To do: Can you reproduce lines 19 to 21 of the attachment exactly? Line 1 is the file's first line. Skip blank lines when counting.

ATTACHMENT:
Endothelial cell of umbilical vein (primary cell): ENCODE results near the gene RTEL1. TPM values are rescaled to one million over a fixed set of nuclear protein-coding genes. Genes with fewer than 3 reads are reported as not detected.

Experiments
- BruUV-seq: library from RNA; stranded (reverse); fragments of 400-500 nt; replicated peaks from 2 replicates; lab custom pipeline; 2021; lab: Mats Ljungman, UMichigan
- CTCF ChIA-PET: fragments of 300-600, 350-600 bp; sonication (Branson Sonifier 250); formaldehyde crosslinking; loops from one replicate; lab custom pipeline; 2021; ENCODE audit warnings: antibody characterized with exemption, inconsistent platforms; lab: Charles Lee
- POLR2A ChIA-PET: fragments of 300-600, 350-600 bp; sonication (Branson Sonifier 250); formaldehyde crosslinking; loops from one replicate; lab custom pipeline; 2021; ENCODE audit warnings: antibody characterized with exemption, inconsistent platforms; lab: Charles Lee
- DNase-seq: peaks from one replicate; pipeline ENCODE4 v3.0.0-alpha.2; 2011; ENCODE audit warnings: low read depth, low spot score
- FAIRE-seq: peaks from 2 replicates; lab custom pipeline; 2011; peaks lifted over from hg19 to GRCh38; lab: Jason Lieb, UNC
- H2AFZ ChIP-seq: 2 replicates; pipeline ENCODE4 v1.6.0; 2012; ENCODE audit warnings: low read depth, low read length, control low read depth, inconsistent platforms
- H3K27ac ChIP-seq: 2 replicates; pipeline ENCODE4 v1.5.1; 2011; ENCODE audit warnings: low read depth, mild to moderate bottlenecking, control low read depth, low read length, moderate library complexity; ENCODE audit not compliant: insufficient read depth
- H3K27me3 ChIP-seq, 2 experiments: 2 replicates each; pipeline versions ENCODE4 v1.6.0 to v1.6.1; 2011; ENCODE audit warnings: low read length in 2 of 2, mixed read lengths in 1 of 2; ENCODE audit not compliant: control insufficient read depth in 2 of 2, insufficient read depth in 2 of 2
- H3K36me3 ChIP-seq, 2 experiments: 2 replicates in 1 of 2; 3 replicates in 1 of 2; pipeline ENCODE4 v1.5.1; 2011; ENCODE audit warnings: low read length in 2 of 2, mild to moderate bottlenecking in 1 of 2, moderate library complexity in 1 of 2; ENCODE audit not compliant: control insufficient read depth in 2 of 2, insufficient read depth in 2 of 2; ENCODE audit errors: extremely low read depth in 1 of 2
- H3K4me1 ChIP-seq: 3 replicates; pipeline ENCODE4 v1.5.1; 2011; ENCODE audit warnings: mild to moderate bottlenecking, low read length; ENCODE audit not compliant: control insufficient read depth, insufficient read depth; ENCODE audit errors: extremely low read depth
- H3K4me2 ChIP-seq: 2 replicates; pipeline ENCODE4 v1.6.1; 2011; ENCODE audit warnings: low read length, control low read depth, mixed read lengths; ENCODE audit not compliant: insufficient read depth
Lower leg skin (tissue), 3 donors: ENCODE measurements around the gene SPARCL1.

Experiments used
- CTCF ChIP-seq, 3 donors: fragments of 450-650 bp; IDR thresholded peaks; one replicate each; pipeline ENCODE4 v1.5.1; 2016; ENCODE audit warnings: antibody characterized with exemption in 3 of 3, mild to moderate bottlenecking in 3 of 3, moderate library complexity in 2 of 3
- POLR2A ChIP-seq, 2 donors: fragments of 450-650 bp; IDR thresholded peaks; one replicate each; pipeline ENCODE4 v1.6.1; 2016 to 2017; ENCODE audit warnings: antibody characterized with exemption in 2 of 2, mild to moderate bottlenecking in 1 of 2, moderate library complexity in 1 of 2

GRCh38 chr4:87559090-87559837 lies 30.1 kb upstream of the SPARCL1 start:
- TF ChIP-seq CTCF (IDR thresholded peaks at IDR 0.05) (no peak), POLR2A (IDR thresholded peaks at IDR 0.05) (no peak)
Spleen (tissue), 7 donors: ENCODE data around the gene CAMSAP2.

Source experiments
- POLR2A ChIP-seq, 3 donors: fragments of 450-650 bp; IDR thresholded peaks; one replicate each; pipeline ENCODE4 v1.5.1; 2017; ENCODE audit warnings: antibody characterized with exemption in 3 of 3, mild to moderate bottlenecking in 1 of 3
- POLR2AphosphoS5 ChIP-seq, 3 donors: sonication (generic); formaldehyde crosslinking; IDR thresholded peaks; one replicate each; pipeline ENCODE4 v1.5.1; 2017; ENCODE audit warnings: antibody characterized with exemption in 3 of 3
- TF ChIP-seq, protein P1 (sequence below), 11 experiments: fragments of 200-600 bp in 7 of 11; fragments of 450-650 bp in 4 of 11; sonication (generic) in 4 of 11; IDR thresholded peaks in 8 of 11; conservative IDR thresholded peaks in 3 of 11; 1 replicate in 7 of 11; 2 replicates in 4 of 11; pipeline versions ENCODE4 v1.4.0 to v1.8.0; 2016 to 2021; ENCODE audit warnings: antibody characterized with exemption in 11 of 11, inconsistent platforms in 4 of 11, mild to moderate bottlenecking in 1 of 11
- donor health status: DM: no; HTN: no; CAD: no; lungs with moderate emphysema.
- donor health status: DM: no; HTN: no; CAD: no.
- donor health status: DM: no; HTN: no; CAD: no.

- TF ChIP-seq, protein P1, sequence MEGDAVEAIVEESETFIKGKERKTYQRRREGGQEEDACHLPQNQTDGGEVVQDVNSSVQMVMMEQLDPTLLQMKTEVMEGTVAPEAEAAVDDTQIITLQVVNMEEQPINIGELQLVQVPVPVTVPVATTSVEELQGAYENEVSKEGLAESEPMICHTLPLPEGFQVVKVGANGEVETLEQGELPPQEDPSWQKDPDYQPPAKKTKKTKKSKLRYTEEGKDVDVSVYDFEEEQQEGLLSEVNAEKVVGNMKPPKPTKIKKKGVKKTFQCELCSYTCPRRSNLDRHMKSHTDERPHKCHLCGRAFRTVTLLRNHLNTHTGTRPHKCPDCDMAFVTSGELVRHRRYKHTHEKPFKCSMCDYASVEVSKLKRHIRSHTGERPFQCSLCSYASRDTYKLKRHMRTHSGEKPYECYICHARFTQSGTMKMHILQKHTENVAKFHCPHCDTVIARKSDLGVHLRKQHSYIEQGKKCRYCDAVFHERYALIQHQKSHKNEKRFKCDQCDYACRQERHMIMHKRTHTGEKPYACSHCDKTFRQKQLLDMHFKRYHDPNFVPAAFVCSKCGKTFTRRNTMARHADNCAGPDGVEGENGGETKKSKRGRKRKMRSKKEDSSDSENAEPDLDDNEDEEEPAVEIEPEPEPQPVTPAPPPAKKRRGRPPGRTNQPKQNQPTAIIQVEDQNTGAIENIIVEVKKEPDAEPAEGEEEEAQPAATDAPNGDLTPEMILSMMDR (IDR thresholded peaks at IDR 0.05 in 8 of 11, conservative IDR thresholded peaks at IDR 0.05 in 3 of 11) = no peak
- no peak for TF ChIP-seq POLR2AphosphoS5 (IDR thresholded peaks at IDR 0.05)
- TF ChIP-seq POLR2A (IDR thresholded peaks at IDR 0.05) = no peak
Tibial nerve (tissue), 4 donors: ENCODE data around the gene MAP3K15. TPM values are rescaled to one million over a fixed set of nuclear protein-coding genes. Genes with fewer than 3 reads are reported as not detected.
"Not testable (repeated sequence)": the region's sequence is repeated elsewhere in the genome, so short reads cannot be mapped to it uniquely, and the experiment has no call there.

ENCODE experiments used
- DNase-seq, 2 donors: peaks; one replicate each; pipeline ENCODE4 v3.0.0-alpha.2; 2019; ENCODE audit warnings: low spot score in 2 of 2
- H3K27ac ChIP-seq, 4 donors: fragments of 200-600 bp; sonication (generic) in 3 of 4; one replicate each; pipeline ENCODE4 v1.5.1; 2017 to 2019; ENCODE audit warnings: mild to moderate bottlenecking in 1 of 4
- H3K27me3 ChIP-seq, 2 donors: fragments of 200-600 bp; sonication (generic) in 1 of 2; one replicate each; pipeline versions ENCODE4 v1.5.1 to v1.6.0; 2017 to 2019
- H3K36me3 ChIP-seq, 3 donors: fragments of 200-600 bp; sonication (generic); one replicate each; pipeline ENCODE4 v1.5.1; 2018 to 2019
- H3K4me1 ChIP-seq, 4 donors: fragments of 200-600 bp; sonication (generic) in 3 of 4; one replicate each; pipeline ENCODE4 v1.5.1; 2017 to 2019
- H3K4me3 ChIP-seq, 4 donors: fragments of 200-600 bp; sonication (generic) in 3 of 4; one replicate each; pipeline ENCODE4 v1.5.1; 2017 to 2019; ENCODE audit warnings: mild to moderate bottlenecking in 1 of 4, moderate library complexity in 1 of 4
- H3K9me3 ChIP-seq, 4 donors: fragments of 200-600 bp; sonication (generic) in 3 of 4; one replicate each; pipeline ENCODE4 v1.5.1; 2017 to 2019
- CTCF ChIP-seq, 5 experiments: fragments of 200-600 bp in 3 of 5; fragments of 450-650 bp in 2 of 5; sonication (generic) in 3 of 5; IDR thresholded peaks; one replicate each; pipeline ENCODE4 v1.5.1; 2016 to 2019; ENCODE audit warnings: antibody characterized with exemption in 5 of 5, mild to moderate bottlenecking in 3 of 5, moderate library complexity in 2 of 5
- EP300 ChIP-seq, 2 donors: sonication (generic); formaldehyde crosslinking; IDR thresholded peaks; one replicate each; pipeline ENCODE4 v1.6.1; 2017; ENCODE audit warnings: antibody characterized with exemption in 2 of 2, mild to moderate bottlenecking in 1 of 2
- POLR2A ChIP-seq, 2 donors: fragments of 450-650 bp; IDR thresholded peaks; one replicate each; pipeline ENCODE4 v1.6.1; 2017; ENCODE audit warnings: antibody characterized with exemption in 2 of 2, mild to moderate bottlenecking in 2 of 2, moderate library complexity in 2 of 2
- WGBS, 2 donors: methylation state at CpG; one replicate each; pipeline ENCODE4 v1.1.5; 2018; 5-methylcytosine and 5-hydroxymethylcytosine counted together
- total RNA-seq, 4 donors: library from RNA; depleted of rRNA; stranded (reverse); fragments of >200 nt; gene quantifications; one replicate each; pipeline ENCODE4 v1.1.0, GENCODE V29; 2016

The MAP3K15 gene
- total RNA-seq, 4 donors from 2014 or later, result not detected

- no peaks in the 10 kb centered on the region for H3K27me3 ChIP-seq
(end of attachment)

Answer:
- TF ChIP-seq CTCF (IDR thresholded peaks at IDR 0.05) (no peak), POLR2A (IDR thresholded peaks at IDR 0.05) (no peak)
Spleen (tissue), 7 donors: ENCODE data around the gene CAMSAP2.

Source experiments